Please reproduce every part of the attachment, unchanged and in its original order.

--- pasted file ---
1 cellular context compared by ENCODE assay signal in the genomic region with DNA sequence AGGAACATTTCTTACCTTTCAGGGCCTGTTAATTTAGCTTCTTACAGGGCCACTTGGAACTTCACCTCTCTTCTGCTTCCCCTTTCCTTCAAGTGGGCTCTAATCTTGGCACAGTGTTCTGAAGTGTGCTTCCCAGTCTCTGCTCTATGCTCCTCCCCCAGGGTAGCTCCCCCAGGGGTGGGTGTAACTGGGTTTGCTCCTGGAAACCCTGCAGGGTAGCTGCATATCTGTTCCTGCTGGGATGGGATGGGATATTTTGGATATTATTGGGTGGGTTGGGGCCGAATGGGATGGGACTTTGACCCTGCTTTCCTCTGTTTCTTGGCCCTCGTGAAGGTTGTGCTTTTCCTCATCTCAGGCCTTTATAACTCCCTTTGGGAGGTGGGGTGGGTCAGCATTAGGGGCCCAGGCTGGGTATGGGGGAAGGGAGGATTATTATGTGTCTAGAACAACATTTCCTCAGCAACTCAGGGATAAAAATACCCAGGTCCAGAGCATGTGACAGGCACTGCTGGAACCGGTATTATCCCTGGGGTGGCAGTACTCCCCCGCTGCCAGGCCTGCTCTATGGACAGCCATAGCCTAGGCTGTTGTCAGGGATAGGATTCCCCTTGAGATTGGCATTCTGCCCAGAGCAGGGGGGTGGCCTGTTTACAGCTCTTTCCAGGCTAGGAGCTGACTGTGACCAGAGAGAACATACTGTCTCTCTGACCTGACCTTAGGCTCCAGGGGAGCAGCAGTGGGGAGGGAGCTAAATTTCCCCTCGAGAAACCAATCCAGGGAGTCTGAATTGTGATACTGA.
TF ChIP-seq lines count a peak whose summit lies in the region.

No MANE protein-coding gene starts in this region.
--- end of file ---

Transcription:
1 cellular context compared by ENCODE assay signal in the genomic region with DNA sequence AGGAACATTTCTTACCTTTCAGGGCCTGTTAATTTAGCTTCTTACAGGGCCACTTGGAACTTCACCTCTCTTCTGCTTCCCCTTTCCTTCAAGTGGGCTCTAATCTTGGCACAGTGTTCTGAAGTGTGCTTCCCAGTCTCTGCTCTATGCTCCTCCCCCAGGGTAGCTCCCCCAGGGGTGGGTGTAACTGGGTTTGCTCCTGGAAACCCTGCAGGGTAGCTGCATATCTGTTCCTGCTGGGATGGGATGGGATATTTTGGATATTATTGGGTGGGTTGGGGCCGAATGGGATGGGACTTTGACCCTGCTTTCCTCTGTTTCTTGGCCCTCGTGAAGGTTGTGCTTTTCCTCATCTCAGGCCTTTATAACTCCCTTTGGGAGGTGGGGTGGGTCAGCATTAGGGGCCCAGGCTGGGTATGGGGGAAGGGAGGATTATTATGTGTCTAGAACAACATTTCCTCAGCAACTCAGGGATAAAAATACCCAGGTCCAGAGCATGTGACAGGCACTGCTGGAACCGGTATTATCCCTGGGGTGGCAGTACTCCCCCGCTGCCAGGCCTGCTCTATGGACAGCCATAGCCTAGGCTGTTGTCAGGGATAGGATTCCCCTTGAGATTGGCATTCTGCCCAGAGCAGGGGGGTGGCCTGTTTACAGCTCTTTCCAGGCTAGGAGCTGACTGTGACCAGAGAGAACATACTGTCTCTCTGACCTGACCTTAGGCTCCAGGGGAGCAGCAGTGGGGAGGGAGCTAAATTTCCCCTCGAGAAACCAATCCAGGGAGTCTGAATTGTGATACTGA.
TF ChIP-seq lines count a peak whose summit lies in the region.

No MANE protein-coding gene starts in this region.